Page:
Three years ago the weeks leading up to the 2006 Academy Awards were filled with headlines proclaiming them “the gay Oscars.” Brokeback Mountain, the doomed gay love story, was the frontrunner to become the first gay-themed best-picture winner in history. For this enthusiastic Oscar fanatic it had all the potential of a gleeful night of golden gay glory.
But we all know how that story ended. As presenter Jack Nicholson read the word “Crash” aloud at the end of the night gay-hosted Oscar parties around the globe gasped in horror. I remember sitting on a couch at one of said parties, dazed and confused as to what just happened. “That’s not what Brokeback Mountain’s called,” I kept repeating.
The upset elicited rampant cries of homophobia not just at Oscar parties, but throughout the film industry.
“In the privacy of the voting booth, as many political candidates who’ve led in polls only to lose elections have found out, people are free to act out the unspoken fears and conscious prejudices that they would never breathe to another soul or, likely, acknowledge to themselves,” wrote LA Times film critic Kenneth Turan at that time. “And, at least this year, that acting out doomed Brokeback Mountain.”
Last month in Hollywood I made my first trip to the scene of the crime to watch as Oscar attempted to make amends. Amid a musical-number-infused ceremony produced by openly gay Dreamgirls director Bill Condon and hosted by the might-as-well-be-gay Hugh Jackman, Gus Van Sant’s Milk took home two major awards — Sean Penn won the Best Actor award for his portrayal of gay rights activist Harvey Milk and Dustin Lance Black took home Best Original Screenplay.
While Milk didn’t win Best Picture (losing to Slumdog Millionaire) its two high-profile awards are indicative of a changing trend in attitudes among Academy voters. Brokeback Mountain, as fantastic a film as it was, was repeatedly emphasized by director Ang Lee and cowriter Larry McMurty (both heterosexual) as a “doomed love story” rather than a gay story. Milk, on the other hand, was written and directed by two gay men and marketed unabashedly as the story of a gay rights activist.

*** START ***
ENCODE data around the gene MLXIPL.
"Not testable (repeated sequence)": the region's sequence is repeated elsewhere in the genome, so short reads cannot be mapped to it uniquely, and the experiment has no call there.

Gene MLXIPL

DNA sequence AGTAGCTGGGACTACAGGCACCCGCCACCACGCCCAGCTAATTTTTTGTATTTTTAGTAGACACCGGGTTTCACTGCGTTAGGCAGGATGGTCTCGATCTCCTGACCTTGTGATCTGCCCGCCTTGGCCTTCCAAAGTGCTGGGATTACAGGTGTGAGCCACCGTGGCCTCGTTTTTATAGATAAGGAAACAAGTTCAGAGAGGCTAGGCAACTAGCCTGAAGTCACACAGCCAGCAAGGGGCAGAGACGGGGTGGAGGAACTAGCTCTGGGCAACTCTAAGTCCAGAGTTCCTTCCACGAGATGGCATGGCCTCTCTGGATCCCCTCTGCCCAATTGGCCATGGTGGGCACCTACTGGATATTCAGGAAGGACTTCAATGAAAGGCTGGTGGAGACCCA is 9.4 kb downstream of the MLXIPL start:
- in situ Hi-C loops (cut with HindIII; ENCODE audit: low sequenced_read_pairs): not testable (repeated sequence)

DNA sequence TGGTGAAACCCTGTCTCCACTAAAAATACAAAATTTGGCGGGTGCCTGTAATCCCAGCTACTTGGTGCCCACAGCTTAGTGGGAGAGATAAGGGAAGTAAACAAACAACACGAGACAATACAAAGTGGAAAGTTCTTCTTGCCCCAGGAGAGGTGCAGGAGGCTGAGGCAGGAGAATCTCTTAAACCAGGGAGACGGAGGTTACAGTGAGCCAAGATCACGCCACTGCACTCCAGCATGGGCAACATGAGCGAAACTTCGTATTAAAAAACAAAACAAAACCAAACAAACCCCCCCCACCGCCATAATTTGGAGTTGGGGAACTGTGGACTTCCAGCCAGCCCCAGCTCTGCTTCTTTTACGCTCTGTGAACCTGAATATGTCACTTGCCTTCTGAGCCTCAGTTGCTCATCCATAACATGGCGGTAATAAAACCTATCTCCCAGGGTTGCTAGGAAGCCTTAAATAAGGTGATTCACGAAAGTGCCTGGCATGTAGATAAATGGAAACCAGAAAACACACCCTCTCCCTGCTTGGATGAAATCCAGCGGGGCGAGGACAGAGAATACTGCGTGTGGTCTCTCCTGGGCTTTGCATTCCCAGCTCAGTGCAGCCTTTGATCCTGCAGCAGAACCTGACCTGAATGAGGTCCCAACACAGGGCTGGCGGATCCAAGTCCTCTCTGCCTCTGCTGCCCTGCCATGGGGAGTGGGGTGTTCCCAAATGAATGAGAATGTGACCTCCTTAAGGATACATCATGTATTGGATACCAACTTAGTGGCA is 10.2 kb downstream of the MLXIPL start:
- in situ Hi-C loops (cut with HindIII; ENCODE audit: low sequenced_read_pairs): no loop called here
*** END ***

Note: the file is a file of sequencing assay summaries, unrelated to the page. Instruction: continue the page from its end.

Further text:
Some have suggested guilt over California’s Proposition Eight — which revoked same-sex marriage rights in that state — may have helped Milk gain supporters within the Academy, but whether or not that’s true is irrelevant. Checking off the film on their ballots was a show of support for gay rights no matter where it came from, and by doing so voters gave both Penn and Black worldwide platforms to voice their concerns on the current state of queer rights.
“If Harvey had not been taken from us 30 years ago,” said Black in his acceptance speech, “I think he’d want me to say to all of the gay and lesbian kids out there tonight who have been told that they are less than by their churches, by the government or by their families, that you are beautiful, wonderful creatures of value and that no matter what anyone tells you, God does love you and that very soon, I promise you, you will have equal rights federally, across this great nation of ours.”
His speech was met with resounding applause from the audience, as was the speech of a somewhat more aggressively political Penn, who commented on the protestors outside the theatre (who were there to not only voice concern against Milk but, disgusting enough, Brokeback star Heath Ledger’s posthumous win for Dark Knight — holding placards reading “Heath in hell”).